Name: Sinan ErbayTitle: Chief information officerCompany: RMIT UniversityCommenced role: 2021Reporting line: COOMember of the executive team: YesTechnology Function: 350 staff, 10 direct reports
Dealing with large and complex datasets was becoming increasingly challenging for researchers at RMIT University.
This was compounded by the limited availability of infrastructure and resources to support the growing demand of the university’s research communities.
“At RMIT, we recognise the crucial role of research in driving progress and creating solutions for the challenges faced by society,” chief information officer Sinan Erbay tells CIO Australia.
“However, as datasets become denser and more complex, our researchers face significant challenges in running computational-intensive simulations.”
On-premise and national research infrastructure meanwhile is in high demand, and cloud services can be complicated to use – requiring deep technical knowledge to establish secure and cost effective solutions, he says.
To addresses these issues, Erbay and his team worked to transform how high-performance computing was delivered at the university.
“Partnering with our research communities we set out to move from a finite capacity on premise to leverage high-performance computing resources at scale with no boundaries,” says Erbay.
Also working closely with AWS and AARNet, the team established – the RACE Hub, which now provides researchers with access to state-of-the-art technology and expert support, and helps to foster innovation and scientific progress.
“Our initiative provides AWS-oriented services, training and expertise to enable researchers, academics, students and industry partners to maximise scientific return, supported by the Victorian Government’s higher education investment fund,” says Erbay.
“We leveraged our cloud-first strategy to establish an easy-to-use platform, called Service Workbench, that gives researchers access to the latest AWS technologies on demand and at scale.”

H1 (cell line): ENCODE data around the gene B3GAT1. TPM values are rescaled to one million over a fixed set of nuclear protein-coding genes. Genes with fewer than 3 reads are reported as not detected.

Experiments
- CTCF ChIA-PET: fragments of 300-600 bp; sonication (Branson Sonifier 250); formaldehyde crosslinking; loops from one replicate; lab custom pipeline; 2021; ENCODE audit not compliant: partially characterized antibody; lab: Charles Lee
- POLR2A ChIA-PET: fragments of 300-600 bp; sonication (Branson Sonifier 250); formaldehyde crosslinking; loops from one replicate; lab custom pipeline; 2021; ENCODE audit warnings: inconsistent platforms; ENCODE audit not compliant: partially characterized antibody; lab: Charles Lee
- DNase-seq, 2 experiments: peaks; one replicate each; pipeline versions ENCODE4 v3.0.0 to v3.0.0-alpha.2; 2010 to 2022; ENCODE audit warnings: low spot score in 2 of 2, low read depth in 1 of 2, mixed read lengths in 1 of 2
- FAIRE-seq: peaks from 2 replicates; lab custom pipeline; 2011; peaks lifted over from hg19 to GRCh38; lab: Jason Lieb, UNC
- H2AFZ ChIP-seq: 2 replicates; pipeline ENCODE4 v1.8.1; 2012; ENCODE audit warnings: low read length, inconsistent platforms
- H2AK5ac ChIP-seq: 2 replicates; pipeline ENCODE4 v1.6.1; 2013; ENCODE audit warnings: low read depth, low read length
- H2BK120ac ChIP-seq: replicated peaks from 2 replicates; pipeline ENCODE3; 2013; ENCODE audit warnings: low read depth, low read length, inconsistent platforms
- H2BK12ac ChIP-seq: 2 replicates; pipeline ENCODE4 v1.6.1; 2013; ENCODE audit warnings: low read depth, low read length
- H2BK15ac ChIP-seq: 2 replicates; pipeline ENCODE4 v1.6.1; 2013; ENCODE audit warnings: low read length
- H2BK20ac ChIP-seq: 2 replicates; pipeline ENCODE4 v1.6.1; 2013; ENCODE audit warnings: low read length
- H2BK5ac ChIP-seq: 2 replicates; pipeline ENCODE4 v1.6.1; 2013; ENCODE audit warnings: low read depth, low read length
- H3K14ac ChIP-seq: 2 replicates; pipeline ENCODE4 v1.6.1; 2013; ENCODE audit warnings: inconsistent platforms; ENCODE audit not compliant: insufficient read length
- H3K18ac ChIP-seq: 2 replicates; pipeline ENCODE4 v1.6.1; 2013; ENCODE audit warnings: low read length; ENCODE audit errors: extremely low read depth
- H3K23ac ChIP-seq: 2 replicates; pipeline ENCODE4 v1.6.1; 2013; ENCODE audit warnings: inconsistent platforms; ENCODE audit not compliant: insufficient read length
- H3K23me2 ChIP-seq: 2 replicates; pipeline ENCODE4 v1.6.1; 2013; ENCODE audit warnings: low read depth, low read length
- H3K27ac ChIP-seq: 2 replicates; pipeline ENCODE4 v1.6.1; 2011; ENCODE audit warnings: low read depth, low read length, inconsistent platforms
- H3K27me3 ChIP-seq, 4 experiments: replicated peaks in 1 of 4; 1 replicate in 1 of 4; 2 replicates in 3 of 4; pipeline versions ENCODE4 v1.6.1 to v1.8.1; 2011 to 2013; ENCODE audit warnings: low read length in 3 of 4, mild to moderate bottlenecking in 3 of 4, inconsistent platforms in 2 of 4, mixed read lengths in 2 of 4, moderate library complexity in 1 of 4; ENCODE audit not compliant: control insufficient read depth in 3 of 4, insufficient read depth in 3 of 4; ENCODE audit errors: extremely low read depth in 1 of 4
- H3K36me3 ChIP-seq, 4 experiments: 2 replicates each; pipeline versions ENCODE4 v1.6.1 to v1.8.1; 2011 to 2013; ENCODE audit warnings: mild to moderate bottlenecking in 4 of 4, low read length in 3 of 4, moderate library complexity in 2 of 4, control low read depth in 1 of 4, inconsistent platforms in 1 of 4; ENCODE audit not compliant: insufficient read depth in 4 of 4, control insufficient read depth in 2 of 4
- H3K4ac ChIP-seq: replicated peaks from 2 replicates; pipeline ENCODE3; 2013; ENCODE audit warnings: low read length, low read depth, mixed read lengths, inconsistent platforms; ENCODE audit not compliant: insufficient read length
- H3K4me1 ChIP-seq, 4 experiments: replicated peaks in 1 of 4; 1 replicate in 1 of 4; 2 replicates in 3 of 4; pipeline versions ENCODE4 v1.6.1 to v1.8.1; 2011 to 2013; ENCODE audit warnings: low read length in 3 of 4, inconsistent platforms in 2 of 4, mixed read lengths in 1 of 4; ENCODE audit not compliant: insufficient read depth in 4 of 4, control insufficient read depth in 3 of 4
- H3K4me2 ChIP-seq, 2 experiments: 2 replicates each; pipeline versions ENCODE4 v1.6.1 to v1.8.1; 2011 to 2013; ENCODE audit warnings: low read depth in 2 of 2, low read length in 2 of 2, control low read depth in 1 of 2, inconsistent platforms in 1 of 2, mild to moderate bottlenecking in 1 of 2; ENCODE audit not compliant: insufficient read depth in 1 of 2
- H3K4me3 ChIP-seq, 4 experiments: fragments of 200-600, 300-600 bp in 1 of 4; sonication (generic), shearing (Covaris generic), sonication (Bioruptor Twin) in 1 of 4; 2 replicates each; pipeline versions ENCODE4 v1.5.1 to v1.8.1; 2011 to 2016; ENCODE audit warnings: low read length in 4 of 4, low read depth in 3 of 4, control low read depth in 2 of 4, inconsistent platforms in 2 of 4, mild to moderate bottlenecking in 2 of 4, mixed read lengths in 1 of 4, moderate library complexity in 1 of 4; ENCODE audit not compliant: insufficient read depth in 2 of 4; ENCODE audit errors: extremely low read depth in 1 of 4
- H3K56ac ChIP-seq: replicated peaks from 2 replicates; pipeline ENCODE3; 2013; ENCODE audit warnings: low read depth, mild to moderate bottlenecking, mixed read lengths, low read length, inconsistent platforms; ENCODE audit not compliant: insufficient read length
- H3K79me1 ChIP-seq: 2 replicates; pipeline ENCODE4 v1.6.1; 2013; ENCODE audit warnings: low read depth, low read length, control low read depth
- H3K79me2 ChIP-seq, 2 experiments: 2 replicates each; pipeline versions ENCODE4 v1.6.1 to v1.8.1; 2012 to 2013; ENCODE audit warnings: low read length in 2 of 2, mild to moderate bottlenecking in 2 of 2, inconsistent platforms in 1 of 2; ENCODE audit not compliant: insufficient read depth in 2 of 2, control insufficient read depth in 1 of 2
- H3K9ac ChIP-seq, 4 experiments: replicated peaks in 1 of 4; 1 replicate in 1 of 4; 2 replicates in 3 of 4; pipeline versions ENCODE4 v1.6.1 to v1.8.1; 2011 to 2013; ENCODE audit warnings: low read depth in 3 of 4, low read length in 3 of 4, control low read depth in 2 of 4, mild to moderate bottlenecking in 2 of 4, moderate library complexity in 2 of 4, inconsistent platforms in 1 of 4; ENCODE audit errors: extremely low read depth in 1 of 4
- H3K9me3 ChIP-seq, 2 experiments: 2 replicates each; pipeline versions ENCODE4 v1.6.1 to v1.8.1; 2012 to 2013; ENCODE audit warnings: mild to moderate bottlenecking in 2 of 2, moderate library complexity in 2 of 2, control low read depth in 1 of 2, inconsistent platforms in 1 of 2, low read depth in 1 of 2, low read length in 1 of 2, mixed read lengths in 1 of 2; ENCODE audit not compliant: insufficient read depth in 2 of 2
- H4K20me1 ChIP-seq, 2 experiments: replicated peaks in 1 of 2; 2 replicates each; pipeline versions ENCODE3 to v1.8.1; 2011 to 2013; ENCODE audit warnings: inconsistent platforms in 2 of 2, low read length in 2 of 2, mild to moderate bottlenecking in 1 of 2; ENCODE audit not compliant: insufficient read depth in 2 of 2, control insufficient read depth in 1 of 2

The RACE Hub complements RMIT’s cloud platform by providing a collaborative workspace where users can tap the university’s research expertise and leverage fast connectivity of up to 400Gbps, he says.
“Our collaboration with AWS and AARNet has enabled us to establish a cutting edge research facility that fosters innovation and scientific progress.”
This initiative has been transformative for RMIT and has revolutionised the way its researchers work with large, complex datasets, says Erbay.
“Our results speak for themselves. The RACE Hub has significantly improved the efficiency of research at RMIT. We successfully demonstrated that researchers can process huge simulations in less time and create photonics solutions faster than ever before.”
This is helping RMIT academics improve their teaching. In one example, it has enabled a lecturer to deploy teaching software which performs molecular simulations eight times faster than the previous on-premise systems.
In addition, the initial upfront cost of the RACE Hub will negate the need for research specific, localised HPC purchases, says Erbay.
Integrated institutional service
Meanwhile, the hub provides an integrated institutional service with its Service Workbench platform part of RMIT’s institutional corporate service addressing the data and computing needs of researchers, academics, students and industry partners.
Plus, the initiative has had a reputational benefit.
“RMIT is the first Australian university to implement a dedicated commercial cloud supercomputing facility to drive digital innovation,” says Erbay.
For a CIO to gain trust across all levels of an organisation, Erbay believes it is important to both deliver great technology experiences and get the basics right – such as communication, collaboration and leading by example.
“Once trust is established you must keep an eye on continually improving and innovating.”
To be a change agent a CIO needs to truly align the business and IT and speak a common language, he says.
“This mean sponsoring not only technology programs but also leaning into business challenges to ensure the best outcome is always achieved for the business.”
Leading by example is a crucial strategy in influencing others across the organisation, says Erbay.
“By demonstrating my commitment to innovation and technology, I can encourage others to follow.” At times, this has involved taking calculated risks, embracing emerging technologies and investing in time and research for the technology department to develop and drive innovation.
Louis van Wyk